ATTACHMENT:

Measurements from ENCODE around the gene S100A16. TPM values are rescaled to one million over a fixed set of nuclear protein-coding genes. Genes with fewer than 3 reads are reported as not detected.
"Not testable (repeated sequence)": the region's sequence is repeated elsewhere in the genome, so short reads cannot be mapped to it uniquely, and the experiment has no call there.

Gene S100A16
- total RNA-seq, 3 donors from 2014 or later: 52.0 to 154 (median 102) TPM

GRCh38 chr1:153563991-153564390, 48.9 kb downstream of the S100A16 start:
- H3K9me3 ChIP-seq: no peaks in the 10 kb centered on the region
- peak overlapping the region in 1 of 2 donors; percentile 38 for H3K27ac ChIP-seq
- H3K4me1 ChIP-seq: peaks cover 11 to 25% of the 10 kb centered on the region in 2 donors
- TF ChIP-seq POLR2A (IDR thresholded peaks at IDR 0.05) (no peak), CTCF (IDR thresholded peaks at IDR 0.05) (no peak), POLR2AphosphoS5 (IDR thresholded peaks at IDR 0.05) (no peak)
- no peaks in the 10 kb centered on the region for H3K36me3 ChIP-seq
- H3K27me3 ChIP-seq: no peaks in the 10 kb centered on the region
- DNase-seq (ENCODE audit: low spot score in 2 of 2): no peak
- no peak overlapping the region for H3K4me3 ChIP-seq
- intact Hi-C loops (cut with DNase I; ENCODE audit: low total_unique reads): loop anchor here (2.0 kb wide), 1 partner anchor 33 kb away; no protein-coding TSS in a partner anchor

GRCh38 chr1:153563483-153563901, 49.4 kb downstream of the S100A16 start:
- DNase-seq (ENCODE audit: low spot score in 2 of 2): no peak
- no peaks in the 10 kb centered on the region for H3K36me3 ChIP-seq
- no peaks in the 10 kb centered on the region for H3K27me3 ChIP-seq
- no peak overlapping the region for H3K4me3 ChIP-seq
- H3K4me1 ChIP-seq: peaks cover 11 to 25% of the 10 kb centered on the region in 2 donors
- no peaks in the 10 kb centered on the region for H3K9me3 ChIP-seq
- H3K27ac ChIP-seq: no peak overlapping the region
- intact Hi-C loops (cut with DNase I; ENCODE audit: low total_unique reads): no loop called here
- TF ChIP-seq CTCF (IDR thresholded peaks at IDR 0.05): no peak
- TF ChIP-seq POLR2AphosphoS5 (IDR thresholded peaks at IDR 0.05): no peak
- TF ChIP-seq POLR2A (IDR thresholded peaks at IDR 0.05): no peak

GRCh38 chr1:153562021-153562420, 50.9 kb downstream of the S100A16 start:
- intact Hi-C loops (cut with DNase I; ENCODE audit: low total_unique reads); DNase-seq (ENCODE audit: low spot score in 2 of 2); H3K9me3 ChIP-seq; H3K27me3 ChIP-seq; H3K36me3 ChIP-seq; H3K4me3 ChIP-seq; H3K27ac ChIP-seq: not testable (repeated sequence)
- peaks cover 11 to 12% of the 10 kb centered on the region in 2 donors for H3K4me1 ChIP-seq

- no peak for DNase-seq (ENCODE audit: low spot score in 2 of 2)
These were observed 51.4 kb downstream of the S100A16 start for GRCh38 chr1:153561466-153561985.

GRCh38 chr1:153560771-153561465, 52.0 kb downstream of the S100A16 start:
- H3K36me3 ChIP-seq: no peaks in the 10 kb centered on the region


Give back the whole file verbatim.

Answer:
Measurements from ENCODE around the gene S100A16. TPM values are rescaled to one million over a fixed set of nuclear protein-coding genes. Genes with fewer than 3 reads are reported as not detected.
"Not testable (repeated sequence)": the region's sequence is repeated elsewhere in the genome, so short reads cannot be mapped to it uniquely, and the experiment has no call there.

Gene S100A16
- total RNA-seq, 3 donors from 2014 or later: 52.0 to 154 (median 102) TPM

GRCh38 chr1:153563991-153564390, 48.9 kb downstream of the S100A16 start:
- H3K9me3 ChIP-seq: no peaks in the 10 kb centered on the region
- peak overlapping the region in 1 of 2 donors; percentile 38 for H3K27ac ChIP-seq
- H3K4me1 ChIP-seq: peaks cover 11 to 25% of the 10 kb centered on the region in 2 donors
- TF ChIP-seq POLR2A (IDR thresholded peaks at IDR 0.05) (no peak), CTCF (IDR thresholded peaks at IDR 0.05) (no peak), POLR2AphosphoS5 (IDR thresholded peaks at IDR 0.05) (no peak)
- no peaks in the 10 kb centered on the region for H3K36me3 ChIP-seq
- H3K27me3 ChIP-seq: no peaks in the 10 kb centered on the region
- DNase-seq (ENCODE audit: low spot score in 2 of 2): no peak
- no peak overlapping the region for H3K4me3 ChIP-seq
- intact Hi-C loops (cut with DNase I; ENCODE audit: low total_unique reads): loop anchor here (2.0 kb wide), 1 partner anchor 33 kb away; no protein-coding TSS in a partner anchor

GRCh38 chr1:153563483-153563901, 49.4 kb downstream of the S100A16 start:
- DNase-seq (ENCODE audit: low spot score in 2 of 2): no peak
- no peaks in the 10 kb centered on the region for H3K36me3 ChIP-seq
- no peaks in the 10 kb centered on the region for H3K27me3 ChIP-seq
- no peak overlapping the region for H3K4me3 ChIP-seq
- H3K4me1 ChIP-seq: peaks cover 11 to 25% of the 10 kb centered on the region in 2 donors
- no peaks in the 10 kb centered on the region for H3K9me3 ChIP-seq
- H3K27ac ChIP-seq: no peak overlapping the region
- intact Hi-C loops (cut with DNase I; ENCODE audit: low total_unique reads): no loop called here
- TF ChIP-seq CTCF (IDR thresholded peaks at IDR 0.05): no peak
- TF ChIP-seq POLR2AphosphoS5 (IDR thresholded peaks at IDR 0.05): no peak
- TF ChIP-seq POLR2A (IDR thresholded peaks at IDR 0.05): no peak

GRCh38 chr1:153562021-153562420, 50.9 kb downstream of the S100A16 start:
- intact Hi-C loops (cut with DNase I; ENCODE audit: low total_unique reads); DNase-seq (ENCODE audit: low spot score in 2 of 2); H3K9me3 ChIP-seq; H3K27me3 ChIP-seq; H3K36me3 ChIP-seq; H3K4me3 ChIP-seq; H3K27ac ChIP-seq: not testable (repeated sequence)
- peaks cover 11 to 12% of the 10 kb centered on the region in 2 donors for H3K4me1 ChIP-seq

- no peak for DNase-seq (ENCODE audit: low spot score in 2 of 2)
These were observed 51.4 kb downstream of the S100A16 start for GRCh38 chr1:153561466-153561985.

GRCh38 chr1:153560771-153561465, 52.0 kb downstream of the S100A16 start:
- H3K36me3 ChIP-seq: no peaks in the 10 kb centered on the region